My grandson just turned 7. Has been potty trained since 2 but never has been dry at night. My daughter asked the Dr. several times and he said if it's not bothering the little boy don't worry about it. He's still young and since he's never been dry at night it's not an emotional thing. He's very, very active and a great kid .Happy go lucky, easy going. When he goes to bed at night he sleeps like a rock. nothing distrubs him. We feel since he's such a sound sleeper that's why. The other day he told his mother he doesn't want to wear pull ups at night anymore and wants to be dry. My daughter told me the only suggestion she has gotten from the Dr. and other parents is some sort of alarm. It sounds cruel to me but then again I am the grandmother She has tried stopping all fluids at dinner time and that hasn't helped. Now that it's bothering him she wants to do whatever she can to help him. Any suggestions out there?
Hi ICC, nice seeing you here, except that you have a problem! My daughter couldn't stay dry at night either until she was six. We realized her problem was that her bladder had to grow and when it did, this stopped the problem. We knew her bladder was small for several reasons 1) if we were out and she told me that she had to use the bathroom I had minutes to find one, and 2) when she would pee it would sound so under pressure but there wasn't much pee (you know that sound when your bladder is full and it comes out with such force). Now she can hold her urine for much longer and it doesn't come out with such force and there is more urine there. She was also a deep sleeper like your grandson. Before her bladder grew she had to stop wearing pull-ups because the urine was irritating her skin (probably when she was 4). I started getting up every night and putting her on the toilet and this kept her dry. Some people just wake their child up before they go to bed and put them on the toilet. If my daughter had soda or tea before bed she would wet the bed for sure even if I got her up once.
When my son was still wetting the bed and age 6, we did the same thing with limiting liquids. We also made sure he went potty before bed. He didnt use pull ups, so when he wet the bed he had to help with the laundry. He just eventually stopped. I never got angry, but I let him see the conciquences by helping change the sheets. Now he sleeps trough the night w/o any accidents. I dont know if his body just needed to grow and develop more to be able to hold it. I have numerous friends with boys who wet the bed at 6-7 yrs old. Just dont embarass him, and know that he will grow out of it, even if he sets an alarm in the middle of the night to get up and go. He could train himself to get up in the middle of the night.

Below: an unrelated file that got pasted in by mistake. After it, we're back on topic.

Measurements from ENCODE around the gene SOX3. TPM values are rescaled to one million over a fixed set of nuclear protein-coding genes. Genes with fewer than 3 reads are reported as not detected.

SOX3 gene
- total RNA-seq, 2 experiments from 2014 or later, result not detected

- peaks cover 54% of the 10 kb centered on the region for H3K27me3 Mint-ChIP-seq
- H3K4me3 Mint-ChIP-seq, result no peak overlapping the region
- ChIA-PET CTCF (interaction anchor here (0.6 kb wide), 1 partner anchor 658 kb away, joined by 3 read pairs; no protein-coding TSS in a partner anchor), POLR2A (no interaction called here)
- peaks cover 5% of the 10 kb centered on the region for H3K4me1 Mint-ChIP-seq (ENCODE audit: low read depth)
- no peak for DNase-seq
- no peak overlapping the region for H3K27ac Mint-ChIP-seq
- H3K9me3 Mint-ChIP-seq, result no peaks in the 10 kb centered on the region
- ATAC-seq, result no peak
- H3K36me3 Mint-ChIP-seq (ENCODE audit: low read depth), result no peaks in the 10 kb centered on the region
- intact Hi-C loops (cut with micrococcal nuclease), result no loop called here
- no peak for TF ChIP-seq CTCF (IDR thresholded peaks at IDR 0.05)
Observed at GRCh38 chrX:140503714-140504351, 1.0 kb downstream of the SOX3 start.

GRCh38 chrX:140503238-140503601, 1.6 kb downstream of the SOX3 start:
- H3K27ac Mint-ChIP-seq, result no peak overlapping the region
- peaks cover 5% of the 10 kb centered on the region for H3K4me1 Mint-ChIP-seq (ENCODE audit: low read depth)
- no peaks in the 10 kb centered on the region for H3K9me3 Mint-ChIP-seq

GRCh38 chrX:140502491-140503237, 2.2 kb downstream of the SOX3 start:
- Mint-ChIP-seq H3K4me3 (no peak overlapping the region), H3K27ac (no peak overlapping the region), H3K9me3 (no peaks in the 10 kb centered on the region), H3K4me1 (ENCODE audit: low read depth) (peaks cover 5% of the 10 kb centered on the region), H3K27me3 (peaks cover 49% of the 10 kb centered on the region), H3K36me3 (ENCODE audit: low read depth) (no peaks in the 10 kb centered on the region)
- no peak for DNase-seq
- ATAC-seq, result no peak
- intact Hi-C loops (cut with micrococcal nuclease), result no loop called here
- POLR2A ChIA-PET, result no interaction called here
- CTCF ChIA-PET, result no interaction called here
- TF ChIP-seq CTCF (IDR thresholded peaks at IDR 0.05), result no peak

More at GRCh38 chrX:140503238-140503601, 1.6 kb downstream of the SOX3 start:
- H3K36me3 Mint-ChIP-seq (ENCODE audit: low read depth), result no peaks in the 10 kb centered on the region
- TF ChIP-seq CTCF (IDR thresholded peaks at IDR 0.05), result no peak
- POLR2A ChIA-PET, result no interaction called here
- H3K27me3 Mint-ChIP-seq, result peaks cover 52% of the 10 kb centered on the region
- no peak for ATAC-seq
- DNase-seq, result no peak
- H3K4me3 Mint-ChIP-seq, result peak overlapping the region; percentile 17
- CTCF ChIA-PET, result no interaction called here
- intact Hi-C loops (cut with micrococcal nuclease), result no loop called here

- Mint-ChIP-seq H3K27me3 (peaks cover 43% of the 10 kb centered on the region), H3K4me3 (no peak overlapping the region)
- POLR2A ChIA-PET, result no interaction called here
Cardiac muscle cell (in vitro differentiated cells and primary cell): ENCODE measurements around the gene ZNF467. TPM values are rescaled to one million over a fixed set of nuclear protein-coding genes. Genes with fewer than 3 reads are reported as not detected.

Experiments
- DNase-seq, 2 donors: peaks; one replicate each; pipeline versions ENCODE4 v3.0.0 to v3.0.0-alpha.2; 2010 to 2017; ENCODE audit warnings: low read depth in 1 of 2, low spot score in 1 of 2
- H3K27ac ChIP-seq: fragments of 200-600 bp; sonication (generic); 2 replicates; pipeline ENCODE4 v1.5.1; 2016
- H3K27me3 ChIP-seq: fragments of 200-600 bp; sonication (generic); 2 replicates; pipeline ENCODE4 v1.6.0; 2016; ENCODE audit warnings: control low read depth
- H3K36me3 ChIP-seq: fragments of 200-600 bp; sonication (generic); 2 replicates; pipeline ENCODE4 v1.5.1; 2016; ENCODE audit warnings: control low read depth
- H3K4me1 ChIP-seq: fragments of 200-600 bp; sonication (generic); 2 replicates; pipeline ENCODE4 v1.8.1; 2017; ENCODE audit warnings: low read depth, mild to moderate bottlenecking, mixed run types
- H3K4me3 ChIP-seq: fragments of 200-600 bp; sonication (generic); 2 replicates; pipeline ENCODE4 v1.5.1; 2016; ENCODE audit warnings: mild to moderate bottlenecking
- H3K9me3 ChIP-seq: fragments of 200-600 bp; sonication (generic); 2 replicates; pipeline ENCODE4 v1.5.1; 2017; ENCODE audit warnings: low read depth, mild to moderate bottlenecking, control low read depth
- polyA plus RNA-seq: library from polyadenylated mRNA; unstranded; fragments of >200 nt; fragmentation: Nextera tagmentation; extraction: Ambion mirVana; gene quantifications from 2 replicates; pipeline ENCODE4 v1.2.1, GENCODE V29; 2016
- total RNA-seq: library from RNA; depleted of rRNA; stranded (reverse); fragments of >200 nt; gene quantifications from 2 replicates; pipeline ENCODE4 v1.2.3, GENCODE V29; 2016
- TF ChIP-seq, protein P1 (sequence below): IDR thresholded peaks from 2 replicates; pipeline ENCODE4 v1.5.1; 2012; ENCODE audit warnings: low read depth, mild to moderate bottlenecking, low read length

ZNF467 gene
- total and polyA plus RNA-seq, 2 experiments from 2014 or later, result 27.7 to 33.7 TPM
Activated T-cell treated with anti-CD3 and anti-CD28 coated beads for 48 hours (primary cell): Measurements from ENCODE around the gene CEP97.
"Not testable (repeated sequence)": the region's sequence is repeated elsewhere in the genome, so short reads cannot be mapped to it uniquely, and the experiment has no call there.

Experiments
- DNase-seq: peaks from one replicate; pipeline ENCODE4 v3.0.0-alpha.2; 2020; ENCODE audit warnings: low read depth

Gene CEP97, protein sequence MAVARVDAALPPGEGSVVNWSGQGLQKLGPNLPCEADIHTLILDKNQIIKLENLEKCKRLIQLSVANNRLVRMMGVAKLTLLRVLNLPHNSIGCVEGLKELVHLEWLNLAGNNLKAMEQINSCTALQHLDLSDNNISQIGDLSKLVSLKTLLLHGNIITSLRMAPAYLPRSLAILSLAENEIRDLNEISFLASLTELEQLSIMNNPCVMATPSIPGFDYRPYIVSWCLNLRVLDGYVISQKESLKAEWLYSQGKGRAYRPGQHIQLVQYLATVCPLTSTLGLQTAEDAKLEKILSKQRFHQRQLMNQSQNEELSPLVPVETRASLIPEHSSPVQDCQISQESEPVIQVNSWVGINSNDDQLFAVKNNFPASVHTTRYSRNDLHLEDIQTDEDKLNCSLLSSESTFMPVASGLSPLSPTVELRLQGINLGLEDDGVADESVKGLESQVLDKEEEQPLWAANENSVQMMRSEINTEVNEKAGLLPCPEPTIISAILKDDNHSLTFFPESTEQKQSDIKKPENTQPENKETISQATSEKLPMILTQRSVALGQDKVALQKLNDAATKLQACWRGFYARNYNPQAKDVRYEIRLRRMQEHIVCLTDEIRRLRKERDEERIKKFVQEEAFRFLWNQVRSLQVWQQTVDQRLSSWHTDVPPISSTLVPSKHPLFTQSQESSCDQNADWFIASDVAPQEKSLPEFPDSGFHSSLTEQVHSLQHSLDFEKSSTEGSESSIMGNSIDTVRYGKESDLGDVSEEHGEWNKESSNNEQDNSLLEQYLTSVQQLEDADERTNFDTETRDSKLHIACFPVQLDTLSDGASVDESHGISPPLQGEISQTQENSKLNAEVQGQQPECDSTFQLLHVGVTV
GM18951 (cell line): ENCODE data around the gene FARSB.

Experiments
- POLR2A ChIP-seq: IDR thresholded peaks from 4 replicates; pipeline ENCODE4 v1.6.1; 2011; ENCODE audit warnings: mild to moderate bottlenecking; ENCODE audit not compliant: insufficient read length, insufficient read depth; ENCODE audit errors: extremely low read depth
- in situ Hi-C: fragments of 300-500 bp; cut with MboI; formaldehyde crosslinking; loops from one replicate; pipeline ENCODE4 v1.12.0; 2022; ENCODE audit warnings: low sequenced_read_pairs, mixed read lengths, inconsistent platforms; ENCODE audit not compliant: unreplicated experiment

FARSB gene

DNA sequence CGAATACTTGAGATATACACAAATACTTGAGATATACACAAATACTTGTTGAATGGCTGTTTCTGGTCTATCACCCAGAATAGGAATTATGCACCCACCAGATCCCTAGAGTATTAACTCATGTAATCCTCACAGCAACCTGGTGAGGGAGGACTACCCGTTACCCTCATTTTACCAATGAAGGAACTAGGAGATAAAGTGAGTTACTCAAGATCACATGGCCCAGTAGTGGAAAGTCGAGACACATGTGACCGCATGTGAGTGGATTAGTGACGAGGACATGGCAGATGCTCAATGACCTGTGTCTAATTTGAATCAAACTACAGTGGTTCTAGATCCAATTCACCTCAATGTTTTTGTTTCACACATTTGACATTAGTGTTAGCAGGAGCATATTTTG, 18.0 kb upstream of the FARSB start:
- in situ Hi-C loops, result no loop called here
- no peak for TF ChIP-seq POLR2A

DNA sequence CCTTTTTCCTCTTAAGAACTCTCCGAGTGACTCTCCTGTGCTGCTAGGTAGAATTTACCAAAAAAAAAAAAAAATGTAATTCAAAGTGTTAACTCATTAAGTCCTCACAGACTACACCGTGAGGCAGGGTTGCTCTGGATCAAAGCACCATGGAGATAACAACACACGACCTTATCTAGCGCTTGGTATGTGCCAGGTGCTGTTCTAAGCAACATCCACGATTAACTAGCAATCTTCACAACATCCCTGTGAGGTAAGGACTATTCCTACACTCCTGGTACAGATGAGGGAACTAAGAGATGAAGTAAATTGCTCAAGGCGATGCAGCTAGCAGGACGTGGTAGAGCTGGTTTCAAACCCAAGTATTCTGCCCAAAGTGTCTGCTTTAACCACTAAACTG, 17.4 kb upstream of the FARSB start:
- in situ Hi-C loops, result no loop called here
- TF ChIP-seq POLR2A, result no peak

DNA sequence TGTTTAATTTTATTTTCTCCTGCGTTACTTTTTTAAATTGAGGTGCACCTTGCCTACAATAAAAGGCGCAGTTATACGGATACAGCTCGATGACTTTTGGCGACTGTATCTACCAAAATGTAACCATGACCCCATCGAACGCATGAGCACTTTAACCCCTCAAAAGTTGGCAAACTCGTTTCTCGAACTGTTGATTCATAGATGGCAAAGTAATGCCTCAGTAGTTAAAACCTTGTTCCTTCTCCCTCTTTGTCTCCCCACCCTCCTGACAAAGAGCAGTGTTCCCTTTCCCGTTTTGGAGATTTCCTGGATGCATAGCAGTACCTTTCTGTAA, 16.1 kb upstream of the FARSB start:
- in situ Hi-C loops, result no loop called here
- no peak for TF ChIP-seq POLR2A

Hi Sannah---Odd place to see each other HUH? I will suggest that to my daughter that she wakes him before she goes to bed. He's a little guy for his age but so are both parents. That was my thought that his bladder was small. I haven't talked to her today yet but she wanted to talke to him about when he's awake and has to go. We've all noticed that he drops everything and runs. Don't know if he's held it in and knows he has to run or if the minute he feels like he has to go he runs. Might make a difference if he tries to hold it a little longer during the day. He's a great kid, and my daughter decided that as long as the pull ups didn't bother him she wouldn't worry about it. But since he mentioned it she wants to do whatever she can to help. Thanks for the suggestion.
We've all noticed that he drops everything and runs.
Might make a difference if he tries to hold it a little longer during the day.
ICC, my daughter ran to the bathroom too. I think that if he tried to hold it a little longer it just might make him pee in his pants! I think that the bladder just needs to grow, I don't think that he can stretch it. If someone listened to the force and amount of the pee I think that would "diagnose" it.
thanks Sannah---we will give it a try. You're right. He hasn't had an accident since he was 2 . no need to trouble him now.
Hi Roberta-----All has been done. No fluids after dinner. As far as my daughter's concerned it doesn't bother her at all that he wears a pull up at night. He's initiated the conversation about wanting to try to stay dry. No embarrassment here.
Look into sleep disoders in children. My brother had sleep apnea (it went undiagnosed until he was 11) and bed wetting past the age of 4 is a clear sign of sleep apnea in children. In addition if the child snores, or gasps for breathe in their sleep and is tired and cranky when waking then a sleep evaluation should be performed. Snoring is not natural in children under the age of eight. It is a clear indicator of obstructive sleep apnea in children under the age of 8 years of age.
My son 4 has sleep apnea, as do I and does my husband. It is a very serious and under diagnosed condition.
If we learn by our mistakes, I am working on one hell of an education.